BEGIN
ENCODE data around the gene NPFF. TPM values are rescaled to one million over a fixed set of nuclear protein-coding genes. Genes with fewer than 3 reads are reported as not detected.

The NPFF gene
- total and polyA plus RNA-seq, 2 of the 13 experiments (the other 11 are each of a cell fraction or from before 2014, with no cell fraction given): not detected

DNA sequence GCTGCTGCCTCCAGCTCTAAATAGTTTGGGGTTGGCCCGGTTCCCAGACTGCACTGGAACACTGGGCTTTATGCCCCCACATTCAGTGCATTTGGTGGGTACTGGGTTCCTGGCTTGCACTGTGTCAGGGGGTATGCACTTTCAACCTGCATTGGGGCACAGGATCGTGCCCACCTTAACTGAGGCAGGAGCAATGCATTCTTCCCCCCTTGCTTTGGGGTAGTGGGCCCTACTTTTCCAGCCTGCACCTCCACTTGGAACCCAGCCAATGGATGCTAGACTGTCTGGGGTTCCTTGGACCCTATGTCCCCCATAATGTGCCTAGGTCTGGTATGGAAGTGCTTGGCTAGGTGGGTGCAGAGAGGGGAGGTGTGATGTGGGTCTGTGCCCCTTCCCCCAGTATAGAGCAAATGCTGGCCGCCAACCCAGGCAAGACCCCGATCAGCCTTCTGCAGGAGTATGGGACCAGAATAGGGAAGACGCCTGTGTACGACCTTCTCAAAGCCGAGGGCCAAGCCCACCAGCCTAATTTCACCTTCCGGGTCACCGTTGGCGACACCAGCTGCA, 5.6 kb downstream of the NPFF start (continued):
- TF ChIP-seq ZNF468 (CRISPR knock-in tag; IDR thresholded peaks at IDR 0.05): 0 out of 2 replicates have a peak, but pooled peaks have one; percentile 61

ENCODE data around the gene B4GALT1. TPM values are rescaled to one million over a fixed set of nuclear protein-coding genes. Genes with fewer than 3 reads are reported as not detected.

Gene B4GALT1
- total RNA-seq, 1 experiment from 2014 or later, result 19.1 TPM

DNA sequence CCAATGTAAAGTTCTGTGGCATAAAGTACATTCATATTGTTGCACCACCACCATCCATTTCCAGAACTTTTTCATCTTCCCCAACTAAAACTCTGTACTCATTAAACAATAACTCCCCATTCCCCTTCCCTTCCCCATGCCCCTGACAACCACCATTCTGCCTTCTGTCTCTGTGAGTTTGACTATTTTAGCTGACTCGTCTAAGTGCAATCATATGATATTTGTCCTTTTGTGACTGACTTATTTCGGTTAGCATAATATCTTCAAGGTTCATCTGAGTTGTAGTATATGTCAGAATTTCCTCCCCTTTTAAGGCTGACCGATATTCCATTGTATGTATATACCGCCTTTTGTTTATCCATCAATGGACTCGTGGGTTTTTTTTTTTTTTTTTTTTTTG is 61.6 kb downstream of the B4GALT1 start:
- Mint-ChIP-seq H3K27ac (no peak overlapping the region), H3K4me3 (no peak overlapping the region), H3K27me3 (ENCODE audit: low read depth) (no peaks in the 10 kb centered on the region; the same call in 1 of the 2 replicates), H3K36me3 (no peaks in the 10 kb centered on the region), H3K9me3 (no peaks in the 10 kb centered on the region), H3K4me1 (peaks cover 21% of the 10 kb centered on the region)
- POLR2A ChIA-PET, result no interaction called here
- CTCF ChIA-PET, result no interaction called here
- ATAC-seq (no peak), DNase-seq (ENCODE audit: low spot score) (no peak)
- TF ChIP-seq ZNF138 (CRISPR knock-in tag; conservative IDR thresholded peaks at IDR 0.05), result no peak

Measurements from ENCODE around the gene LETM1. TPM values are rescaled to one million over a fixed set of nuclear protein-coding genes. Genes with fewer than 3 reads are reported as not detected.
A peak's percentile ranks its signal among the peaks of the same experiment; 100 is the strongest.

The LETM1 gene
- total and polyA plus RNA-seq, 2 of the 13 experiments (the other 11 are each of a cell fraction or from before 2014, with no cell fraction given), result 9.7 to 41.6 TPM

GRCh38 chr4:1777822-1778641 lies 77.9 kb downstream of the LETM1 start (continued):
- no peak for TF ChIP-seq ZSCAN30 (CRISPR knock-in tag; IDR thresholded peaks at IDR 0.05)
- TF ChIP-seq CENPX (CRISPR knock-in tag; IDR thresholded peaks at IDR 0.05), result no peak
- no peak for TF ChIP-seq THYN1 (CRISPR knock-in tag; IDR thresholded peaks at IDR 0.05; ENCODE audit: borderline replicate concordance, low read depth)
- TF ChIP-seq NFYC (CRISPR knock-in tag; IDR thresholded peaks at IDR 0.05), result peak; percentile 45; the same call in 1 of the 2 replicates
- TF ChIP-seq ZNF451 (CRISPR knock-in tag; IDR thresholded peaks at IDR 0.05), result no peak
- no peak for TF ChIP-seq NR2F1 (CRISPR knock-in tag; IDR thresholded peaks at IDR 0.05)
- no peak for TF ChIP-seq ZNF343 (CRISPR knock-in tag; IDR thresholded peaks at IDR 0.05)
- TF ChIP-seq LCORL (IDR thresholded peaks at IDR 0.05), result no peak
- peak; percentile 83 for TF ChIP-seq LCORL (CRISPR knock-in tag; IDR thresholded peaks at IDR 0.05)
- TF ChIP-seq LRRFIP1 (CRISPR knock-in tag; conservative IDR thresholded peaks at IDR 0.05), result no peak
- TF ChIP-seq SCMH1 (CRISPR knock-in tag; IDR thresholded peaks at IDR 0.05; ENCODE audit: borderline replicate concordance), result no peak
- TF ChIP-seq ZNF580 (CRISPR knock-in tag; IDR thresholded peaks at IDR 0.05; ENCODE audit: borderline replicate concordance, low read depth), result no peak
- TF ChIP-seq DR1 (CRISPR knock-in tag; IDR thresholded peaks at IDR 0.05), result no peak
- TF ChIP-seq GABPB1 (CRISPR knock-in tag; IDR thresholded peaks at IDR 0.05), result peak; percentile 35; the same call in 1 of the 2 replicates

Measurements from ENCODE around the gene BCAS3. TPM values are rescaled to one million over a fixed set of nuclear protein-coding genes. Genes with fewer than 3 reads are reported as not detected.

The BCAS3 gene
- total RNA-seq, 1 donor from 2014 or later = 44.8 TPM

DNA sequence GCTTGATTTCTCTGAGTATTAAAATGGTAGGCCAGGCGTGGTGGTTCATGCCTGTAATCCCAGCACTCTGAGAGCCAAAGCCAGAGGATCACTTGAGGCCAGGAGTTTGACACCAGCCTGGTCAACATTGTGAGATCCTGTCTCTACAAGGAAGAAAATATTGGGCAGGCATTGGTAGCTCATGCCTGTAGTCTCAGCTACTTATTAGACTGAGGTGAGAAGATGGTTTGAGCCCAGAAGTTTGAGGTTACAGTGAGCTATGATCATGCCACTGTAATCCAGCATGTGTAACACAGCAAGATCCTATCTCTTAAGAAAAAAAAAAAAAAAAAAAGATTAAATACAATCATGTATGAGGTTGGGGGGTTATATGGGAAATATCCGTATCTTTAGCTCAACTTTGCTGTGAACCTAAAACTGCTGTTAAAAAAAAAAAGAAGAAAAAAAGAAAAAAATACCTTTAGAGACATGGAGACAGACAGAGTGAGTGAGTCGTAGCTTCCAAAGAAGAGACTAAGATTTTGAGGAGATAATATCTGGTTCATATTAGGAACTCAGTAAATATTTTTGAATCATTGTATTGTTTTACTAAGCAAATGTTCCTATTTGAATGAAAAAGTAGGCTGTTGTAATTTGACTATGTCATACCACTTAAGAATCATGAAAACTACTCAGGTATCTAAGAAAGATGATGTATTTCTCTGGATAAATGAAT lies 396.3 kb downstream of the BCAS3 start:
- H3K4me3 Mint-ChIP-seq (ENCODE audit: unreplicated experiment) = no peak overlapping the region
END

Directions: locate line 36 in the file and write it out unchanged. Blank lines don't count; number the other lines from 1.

- total RNA-seq, 1 donor from 2014 or later = 44.8 TPM